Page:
Hindi movies on TV: Still a hit with advertisers

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New Delhi | Published: October 8, 2018 1:57:59 AM

Despite the lull in TV ad spends on Hindi GECs and Hindi news, the Hindi movie genre has been witnessing growth.

Hindi GECs command the lion’s share of ad spends (27.7%), followed by the Hindi news genre (7.9%) and the Hindi movie genre (6.3%).

Even as the TV industry is reeling from the macro-level aftermath of demonetisation and GST, the Hindi movie channel space has thrown up a surprise. While ad spends have plummeted across television in FY18 compared to the previous fiscal — by 9.5% in the Hindi GEC genre and 4.2% in the Hindi news genre — the Hindi movie genre has managed to register an increase of 24.5% according to a recent KPMG report.

Hindi GECs command the lion’s share of ad spends (27.7%), followed by the Hindi news genre (7.9%) and the Hindi movie genre (6.3%). “If we look at the data from the previous years, there are fluctuations across all genres. The only one that has held steady is the Hindi movie genre,” says Neeraj Vyas, business head, Sony SAB, Hindi movies and music cluster.

Growth triggers
Appointment viewership has always evaded Hindi movie channels. “Hindi movie channels are neither about on-demand nor appointment viewing. You go through movie channels and if there is something interesting, you watch it,” says Girish Menon, partner and head, media and entertainment, KPMG. “This is why the big movie premieres happen on GECs and the second runs happen on movie channels.”

The four major broadcast networks — Star India, Zee, Sony and Viacom18 — operate multiple channels in the Hindi speaking markets (HSM). Vyas believes that the Hindi movie genre, over a period of time, has managed to establish itself as the “backbone” of the Hindi entertainment space. Not just Hindi movies, but dubbed versions of South Indian movies too are gaining fandom in HSM. “The prolific South Indian film industry has infused a lot of freshness in the genre. Some South Indian titles get 1-plus ratings every time they are aired on TV and that is not something we can say for a lot of Hindi movies. Hindi films have failed to sustain, which is a big worry for us,” he says.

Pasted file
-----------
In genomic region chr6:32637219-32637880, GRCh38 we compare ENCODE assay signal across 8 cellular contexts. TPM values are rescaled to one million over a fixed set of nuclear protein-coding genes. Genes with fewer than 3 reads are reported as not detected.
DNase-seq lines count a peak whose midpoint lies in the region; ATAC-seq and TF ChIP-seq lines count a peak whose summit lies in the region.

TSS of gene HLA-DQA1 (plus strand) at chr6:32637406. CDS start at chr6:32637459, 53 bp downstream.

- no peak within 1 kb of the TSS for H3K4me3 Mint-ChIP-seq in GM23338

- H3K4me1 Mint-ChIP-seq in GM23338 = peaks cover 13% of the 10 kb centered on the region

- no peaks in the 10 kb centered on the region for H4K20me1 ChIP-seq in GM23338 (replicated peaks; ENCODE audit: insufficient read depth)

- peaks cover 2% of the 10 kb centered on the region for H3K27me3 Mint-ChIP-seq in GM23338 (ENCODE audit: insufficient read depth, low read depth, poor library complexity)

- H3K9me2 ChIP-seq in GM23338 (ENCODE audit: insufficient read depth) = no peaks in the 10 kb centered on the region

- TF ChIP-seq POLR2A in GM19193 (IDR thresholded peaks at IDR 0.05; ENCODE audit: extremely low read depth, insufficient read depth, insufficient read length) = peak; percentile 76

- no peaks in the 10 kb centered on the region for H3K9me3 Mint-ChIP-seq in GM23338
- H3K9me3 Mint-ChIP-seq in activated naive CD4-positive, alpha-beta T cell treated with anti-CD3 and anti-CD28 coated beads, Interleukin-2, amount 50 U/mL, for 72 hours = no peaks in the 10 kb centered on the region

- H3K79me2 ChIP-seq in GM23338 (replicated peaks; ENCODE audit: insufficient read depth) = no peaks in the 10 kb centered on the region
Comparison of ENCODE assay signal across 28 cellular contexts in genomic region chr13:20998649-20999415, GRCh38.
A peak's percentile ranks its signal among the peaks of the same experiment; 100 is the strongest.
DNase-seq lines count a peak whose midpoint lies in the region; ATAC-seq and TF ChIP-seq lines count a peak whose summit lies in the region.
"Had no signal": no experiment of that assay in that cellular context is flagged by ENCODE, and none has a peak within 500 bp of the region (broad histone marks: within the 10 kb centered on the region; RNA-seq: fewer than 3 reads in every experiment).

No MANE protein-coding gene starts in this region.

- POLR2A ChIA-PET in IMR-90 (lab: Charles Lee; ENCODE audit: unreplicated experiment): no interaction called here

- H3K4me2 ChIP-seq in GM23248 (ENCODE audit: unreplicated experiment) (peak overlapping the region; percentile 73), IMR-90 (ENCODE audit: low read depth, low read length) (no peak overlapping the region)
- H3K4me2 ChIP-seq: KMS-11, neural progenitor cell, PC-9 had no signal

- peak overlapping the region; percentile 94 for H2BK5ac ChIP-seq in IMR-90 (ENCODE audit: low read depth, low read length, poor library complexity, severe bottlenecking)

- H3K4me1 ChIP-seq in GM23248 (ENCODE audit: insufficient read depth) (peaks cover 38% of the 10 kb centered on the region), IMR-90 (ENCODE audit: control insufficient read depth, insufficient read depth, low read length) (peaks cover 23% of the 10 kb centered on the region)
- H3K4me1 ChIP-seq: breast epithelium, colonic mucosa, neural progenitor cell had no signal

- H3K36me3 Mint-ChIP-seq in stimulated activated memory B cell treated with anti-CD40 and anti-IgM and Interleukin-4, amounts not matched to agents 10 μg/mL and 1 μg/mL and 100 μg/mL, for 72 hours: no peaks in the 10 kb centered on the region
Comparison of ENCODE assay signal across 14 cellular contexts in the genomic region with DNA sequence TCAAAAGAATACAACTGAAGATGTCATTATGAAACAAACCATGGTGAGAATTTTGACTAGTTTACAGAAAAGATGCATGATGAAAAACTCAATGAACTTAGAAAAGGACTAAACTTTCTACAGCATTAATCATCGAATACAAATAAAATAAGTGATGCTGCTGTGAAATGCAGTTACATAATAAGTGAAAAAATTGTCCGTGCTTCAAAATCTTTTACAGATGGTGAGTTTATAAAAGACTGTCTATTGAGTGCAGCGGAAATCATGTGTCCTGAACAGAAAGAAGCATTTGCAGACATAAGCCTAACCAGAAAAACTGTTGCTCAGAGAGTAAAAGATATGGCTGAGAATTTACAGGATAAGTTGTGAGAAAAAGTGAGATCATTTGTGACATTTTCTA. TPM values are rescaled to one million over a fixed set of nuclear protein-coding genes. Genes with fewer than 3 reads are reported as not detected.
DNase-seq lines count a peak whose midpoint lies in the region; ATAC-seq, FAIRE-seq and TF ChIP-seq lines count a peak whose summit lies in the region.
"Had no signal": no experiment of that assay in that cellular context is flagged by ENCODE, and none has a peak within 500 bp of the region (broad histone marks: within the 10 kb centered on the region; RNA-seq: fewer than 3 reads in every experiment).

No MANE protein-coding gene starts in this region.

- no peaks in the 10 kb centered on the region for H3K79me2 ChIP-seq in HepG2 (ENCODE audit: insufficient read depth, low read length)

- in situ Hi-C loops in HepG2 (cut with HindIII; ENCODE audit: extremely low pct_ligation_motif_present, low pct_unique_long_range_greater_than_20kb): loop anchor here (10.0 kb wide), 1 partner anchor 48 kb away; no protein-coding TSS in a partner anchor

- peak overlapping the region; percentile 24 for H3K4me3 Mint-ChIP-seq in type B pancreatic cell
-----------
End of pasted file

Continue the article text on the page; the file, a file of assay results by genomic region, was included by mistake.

Given that the Hindi movie genre appeals primarily to male audiences, it attracts specific categories of advertisers. “Hindi movie channels form a substantial part of the media spends for automobiles, telecom, mobile handsets, e-commerce, consumer durables and such companies, which are big spenders in the media ecosystem,” says Premjeet Sodhi, SVP, Mindshare Fulcrum, South Asia. The genre also adds to incremental reach for male audiences (beyond the regular sports and news channels), and is often used as a reach and frequency builder in media plans, he adds.

A question of money
As per industry estimates, the size of the Hindi movie genre is pegged at Rs 1,800 crore with more than 25 (pay + FTA) channels in this space. A 10-second slot during a big movie premiere such as Baahubali could go up to Rs 10 lakh, while for a low-key movie it could drop to Rs 1 lakh.

“This is a genre where the content has a lot of repeat value,” says Ashish Sehgal, COO, Zee Unimedia. “When it comes to the overall viewership share, the Hindi movie genre is only second to Hindi GECs; however, the level of monetisation still does not correspond to the ratings it generates and that is a big challenge.”

Clearly, Hindi movie channels often struggle to command larger spends. Sehgal believes this could be a perception problem. “Planners and buyers have always used the Hindi movie genre for frequency,” he says. But because the time spent on Hindi GECs is more, advertisers tend to gravitate towards that genre, even though the reach of movie channels is comparatively higher. “We are trying to correct that but there is a lot of resistance in the market, because advertisers are used to buying slots cheap,” he adds.

Then there is also the theory about the mushrooming of OTT platforms eating into the share of the Hindi movie genre on TV. With more than 30 streaming platforms, is the threat real? “Not in the next three years at least,” says Menon. “That is because India is a single-TV household market. The primary members of the family and the older generation decide what to watch on TV, and it is the youngsters who are watching content on OTT platforms.” Furthermore, over the next few years, OTT viewership in India is likely to be different from TV viewership, he sums up.

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